SHARES of drug makers are usually in demand when the economic
outlook is cloudy and investors are avoiding risk. The companies'
stable earnings may be less appealing this time because the
sector faces some new risks.
Widespread calls by political leaders to overhaul the health care
system have hit the stocks, as has consternation over the feeble
state of the industry leaders' pipelines - the inventory of drugs
at various stages of development.
This is an especially critical issue today because manufacturers
of generic drugs are more aggressive, bringing their products to
market sooner. When companies do develop new drugs, regulators
are far more wary of potential risks and less inclined to approve
Some investment advisers say the sector is worth buying despite
all the problems, or because of them. The stocks have been
underrated for so long that their valuations may account for all
of the bad news but very few of the positive developments.
"Most of these companies are trading at very low multiples of
earnings," said Damien Conover, an analyst at Morningstar. "They
only need a couple of blockbusters to move the needle on earnings
and get some multiple expansion."
Some anticipated blockbusters seem to be just plain busts. The
stocks of Merck and Schering-Plough sank last month, taking much
of the sector with them, after a study found that their joint
cholesterol treatment, Vytorin, formed by blending two other
drugs, was not significantly more effective than Zocor, one of
the components, which is available in generic form.
That provides a buying opportunity in Schering-Plough, according
to Mr. Conover, who said the sellers of the stock have ignored
several promising events, He highlighted its recent acquisition
of Organon BioSciences, a European biotechnology company that
should expand the parent's pipeline and research efforts.
Other selections include Novartis, a Swiss company, and Pfizer,
which trades at less than 10 times estimated 2008 earnings and
has a 5 percent dividend yield and $20 billion of cash.
Barry Ogden, manager of the Ivy Capital Appreciation fund, likes
the other Vytorin casualty. Merck is valued at just 12 times
earnings, which he said underestimates its strength in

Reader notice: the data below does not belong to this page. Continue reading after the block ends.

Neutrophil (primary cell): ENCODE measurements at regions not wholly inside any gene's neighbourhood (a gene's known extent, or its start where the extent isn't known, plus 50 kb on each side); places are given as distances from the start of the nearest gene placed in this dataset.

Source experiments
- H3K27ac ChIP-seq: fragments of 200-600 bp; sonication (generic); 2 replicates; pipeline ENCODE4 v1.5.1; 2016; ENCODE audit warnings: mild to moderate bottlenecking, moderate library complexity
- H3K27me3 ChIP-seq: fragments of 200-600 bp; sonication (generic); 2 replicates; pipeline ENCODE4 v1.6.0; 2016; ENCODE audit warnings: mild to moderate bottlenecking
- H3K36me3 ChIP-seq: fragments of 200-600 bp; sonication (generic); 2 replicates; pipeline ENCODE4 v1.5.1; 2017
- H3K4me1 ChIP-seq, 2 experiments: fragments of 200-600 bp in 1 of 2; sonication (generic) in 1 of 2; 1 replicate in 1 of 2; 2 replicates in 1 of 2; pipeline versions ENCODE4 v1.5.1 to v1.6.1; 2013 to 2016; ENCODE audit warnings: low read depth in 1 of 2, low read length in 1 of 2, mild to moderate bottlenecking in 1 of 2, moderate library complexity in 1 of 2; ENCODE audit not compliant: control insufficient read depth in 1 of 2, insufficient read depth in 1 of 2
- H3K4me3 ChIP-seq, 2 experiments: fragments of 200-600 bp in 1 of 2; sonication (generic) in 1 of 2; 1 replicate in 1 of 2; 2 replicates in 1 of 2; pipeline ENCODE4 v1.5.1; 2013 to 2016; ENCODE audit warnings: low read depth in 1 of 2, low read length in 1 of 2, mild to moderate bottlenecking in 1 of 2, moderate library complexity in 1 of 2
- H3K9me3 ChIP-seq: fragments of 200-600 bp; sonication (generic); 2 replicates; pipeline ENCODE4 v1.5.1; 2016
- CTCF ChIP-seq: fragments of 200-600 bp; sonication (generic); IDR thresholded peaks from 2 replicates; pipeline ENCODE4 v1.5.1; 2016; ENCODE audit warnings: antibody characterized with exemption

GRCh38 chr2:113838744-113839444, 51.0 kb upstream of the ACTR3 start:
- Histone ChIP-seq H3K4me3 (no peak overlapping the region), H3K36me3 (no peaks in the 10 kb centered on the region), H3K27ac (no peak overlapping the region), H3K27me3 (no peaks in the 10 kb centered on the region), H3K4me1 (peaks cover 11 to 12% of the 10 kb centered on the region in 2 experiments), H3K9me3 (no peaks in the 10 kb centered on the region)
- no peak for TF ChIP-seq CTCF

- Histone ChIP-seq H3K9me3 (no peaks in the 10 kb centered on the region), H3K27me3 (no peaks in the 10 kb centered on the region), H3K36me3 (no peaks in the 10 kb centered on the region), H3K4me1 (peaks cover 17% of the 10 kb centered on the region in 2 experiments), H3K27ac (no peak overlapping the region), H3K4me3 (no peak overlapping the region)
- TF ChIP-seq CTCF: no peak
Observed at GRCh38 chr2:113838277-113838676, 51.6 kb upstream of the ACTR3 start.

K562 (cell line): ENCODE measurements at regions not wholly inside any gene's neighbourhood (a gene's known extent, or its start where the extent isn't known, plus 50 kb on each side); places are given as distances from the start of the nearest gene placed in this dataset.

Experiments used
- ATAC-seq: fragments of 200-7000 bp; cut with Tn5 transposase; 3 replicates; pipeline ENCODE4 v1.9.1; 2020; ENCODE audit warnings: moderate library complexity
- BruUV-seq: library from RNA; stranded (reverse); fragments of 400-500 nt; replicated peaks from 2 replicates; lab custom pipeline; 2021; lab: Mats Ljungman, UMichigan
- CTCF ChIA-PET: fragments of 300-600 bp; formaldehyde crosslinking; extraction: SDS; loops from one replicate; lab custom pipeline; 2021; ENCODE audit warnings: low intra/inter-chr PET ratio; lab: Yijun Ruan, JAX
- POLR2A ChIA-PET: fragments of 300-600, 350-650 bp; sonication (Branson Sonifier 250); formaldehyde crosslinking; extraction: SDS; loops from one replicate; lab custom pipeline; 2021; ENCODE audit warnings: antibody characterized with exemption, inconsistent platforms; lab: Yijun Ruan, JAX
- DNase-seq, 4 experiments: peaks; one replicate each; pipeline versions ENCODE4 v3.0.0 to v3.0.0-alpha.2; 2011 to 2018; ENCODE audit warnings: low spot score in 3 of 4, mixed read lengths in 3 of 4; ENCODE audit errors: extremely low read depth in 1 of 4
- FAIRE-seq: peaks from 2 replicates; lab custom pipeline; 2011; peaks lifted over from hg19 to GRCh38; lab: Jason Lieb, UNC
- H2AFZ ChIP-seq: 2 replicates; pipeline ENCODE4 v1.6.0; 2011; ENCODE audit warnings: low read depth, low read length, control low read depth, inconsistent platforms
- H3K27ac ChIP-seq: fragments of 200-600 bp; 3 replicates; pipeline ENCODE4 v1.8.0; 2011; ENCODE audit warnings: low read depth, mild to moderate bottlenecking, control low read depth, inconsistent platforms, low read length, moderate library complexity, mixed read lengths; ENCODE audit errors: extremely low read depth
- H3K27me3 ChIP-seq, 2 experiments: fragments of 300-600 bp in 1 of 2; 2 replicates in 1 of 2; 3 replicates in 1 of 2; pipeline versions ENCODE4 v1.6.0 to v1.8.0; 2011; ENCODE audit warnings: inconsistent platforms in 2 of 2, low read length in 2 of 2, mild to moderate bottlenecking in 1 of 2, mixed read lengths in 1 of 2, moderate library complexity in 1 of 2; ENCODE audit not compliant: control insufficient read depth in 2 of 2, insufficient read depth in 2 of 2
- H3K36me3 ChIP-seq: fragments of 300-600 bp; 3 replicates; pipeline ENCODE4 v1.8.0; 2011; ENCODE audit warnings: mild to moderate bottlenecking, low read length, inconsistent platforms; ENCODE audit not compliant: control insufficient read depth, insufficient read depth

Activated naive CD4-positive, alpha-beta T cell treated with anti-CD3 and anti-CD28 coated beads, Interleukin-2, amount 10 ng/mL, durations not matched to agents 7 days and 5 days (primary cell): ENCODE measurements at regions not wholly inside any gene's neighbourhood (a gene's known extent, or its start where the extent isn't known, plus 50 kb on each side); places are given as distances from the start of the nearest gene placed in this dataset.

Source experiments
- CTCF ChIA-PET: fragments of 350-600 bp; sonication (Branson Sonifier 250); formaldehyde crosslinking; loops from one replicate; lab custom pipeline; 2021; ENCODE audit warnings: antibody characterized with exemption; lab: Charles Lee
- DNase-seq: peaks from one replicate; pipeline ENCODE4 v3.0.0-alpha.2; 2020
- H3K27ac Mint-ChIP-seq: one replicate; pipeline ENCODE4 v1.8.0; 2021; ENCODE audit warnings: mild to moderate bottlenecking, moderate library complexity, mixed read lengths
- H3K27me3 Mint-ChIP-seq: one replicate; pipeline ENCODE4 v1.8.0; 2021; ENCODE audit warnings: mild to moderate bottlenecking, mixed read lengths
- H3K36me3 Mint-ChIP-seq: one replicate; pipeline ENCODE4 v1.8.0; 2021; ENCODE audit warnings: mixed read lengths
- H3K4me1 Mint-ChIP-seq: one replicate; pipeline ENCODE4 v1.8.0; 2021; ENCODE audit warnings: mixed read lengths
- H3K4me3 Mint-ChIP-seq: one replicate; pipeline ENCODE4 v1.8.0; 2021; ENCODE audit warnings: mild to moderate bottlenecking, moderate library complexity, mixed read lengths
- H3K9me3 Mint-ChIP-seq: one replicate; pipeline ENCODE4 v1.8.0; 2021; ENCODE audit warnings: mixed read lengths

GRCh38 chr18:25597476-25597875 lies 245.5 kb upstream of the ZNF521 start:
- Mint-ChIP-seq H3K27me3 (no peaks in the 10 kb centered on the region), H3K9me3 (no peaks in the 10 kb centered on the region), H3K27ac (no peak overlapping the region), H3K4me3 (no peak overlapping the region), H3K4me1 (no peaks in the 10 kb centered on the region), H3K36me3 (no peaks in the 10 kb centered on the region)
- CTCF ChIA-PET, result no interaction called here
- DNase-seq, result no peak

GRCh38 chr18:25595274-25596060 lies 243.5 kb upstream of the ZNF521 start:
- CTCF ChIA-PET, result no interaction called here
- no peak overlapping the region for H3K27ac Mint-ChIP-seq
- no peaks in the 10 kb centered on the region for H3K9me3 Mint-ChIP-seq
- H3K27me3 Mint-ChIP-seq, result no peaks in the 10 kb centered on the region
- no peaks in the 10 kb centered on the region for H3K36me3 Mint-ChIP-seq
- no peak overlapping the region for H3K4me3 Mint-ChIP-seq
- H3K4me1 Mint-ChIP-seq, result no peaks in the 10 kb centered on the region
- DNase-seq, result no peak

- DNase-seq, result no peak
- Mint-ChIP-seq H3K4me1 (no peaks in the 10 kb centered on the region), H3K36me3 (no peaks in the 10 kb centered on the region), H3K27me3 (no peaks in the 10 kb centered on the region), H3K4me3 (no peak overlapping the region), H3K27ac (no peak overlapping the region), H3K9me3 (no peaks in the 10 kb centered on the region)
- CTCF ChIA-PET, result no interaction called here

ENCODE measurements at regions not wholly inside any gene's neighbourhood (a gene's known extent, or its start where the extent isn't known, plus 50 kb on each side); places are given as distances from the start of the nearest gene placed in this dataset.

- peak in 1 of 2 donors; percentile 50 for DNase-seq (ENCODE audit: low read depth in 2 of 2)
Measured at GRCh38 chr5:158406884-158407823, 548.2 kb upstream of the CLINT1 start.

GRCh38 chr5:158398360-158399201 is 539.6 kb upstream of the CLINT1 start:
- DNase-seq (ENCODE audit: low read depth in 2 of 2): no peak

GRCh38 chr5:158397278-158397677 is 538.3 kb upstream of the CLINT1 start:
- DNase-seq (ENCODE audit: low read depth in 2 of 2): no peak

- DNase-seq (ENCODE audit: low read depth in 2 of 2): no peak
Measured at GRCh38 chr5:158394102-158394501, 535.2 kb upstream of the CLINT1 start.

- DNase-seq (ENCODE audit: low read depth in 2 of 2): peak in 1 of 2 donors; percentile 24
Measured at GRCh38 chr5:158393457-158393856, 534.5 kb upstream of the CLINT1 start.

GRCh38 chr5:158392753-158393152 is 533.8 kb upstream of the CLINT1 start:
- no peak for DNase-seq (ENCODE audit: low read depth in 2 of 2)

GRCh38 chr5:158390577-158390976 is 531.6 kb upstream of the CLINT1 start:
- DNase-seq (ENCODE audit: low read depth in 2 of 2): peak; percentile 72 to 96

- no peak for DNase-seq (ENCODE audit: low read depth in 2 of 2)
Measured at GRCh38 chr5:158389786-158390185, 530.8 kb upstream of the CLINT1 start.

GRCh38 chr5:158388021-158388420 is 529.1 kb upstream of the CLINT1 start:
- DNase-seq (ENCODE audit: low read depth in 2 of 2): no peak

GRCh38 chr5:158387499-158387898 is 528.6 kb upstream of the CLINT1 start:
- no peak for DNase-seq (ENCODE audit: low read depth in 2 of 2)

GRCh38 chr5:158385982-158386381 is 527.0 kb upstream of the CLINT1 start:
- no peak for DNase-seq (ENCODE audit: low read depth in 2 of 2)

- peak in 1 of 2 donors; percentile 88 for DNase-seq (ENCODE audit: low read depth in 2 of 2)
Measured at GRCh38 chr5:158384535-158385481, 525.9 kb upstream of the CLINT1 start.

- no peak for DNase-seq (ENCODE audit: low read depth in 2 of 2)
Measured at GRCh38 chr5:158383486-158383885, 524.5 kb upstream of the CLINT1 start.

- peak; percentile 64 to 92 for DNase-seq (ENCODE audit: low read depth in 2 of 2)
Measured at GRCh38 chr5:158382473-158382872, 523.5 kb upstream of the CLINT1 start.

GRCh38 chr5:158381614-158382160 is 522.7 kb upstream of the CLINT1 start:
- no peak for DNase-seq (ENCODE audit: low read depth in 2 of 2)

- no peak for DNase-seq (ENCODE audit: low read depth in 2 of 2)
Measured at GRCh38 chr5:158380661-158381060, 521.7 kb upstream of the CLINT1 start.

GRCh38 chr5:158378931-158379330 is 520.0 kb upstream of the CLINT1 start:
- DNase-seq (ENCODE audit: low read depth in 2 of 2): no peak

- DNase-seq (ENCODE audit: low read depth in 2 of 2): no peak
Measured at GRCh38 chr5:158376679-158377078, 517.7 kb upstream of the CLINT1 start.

cardiovascular and diabetes treatments and ignores efforts to cut
costs by measures like trimming its sales force.
His other favorites include Abbott Laboratories, which produces
diagnostic and nutritional products in addition to prescription
drugs, and Gilead Sciences, a global leader in H.I.V. drugs.
Some investors have shifted into midsize biotechs like Gilead
that have products on sale or in advanced stages of development.
These companies could remain independent or become acquisition
candidates for big drug makers with more money than ideas.
Mr. Conover's biotech of choice is Biogen Idec. It has a strong
portfolio of treatments for cancer and multiple sclerosis, and he
thinks Pfizer could do worse than to use some of its cash
stockpile to take over Biogen and "buy some growth."
ONE reason there is so much growth in biotech companies is their
focus on large, complex molecules called biologics. They are hard
to make, so companies can charge more for treatments based on
them, and their complexity makes it more difficult to produce
generic versions, Mr. Conover said.
He finds the threat from generics the biggest impediment facing
the industry and its shareholders. For Mr. Ogden, the main source
of low price-earnings multiples is politics, not commerce or
science. Concern that a Democratic president and Congress would
try to force drug makers to lower prices has depressed the
sector. Whether or not it happens, Mr. Ogden said, the anxiety
about it is overdone.
"Even if reimbursement rates don't change and there is no
restructuring of the system, fear of it could pressure multiples
further," he said, "but at these valuations, you've got to be
predisposed to build positions in some of these names."